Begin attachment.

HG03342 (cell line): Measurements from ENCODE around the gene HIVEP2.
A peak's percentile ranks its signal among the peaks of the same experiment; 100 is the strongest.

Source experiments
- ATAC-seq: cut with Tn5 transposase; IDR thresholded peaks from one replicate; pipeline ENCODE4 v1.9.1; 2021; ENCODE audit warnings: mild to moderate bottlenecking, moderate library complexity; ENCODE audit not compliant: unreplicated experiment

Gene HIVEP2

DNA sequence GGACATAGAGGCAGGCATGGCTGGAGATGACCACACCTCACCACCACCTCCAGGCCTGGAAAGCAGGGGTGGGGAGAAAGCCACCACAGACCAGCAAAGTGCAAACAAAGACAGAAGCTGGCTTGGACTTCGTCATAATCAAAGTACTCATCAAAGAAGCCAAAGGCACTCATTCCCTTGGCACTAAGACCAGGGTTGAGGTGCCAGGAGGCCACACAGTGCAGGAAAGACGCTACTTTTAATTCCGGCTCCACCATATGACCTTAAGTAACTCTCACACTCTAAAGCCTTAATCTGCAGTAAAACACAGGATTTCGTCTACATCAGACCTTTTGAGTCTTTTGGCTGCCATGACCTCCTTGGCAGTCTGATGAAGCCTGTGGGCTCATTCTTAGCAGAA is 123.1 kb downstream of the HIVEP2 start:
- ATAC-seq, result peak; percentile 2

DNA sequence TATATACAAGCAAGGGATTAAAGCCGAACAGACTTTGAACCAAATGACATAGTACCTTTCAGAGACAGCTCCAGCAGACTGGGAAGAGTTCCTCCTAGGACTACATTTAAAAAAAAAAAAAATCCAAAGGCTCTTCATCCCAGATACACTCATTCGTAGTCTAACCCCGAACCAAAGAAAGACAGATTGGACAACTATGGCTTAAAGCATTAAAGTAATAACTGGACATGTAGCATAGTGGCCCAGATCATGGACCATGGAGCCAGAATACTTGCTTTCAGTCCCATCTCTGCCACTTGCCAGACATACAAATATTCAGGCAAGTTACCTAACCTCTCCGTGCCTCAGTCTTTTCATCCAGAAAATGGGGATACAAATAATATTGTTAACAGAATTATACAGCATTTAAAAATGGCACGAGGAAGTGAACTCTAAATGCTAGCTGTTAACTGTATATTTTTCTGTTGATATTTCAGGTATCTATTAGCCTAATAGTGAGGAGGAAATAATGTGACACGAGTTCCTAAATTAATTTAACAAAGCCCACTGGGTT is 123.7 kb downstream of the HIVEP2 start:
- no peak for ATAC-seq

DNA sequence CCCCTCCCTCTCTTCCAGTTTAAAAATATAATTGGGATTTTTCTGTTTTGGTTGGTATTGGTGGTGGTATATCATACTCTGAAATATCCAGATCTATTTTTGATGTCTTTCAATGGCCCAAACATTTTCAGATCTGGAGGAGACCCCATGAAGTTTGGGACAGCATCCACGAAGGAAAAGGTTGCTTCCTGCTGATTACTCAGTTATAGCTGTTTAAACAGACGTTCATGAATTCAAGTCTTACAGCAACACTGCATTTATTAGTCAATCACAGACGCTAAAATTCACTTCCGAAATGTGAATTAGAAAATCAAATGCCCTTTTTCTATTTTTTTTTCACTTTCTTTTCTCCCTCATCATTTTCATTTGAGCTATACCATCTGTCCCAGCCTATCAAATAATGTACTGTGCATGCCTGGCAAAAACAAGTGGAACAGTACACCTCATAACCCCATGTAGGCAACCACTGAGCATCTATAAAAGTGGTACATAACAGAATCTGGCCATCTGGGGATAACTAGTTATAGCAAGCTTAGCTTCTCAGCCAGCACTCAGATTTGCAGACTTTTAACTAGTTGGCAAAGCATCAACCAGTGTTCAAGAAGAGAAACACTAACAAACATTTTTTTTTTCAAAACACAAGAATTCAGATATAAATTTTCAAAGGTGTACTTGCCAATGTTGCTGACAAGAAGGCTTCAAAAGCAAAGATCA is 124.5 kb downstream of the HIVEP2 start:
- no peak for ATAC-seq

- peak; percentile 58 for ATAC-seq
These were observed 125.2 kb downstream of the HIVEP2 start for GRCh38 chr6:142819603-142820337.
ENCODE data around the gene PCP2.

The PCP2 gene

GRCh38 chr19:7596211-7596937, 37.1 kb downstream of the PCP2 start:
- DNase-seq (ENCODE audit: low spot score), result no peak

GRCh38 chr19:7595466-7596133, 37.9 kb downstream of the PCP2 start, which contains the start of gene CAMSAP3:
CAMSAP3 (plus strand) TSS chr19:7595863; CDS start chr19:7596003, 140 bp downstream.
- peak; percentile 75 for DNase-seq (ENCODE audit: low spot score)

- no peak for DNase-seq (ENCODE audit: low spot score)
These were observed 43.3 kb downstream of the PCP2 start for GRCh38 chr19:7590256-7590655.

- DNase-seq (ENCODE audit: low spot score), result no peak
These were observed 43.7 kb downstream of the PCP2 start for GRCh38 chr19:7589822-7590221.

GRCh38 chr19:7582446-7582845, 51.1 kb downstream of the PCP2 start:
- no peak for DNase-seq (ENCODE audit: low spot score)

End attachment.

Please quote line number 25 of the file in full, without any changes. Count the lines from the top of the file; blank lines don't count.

GRCh38 chr19:7582446-7582845, 51.1 kb downstream of the PCP2 start: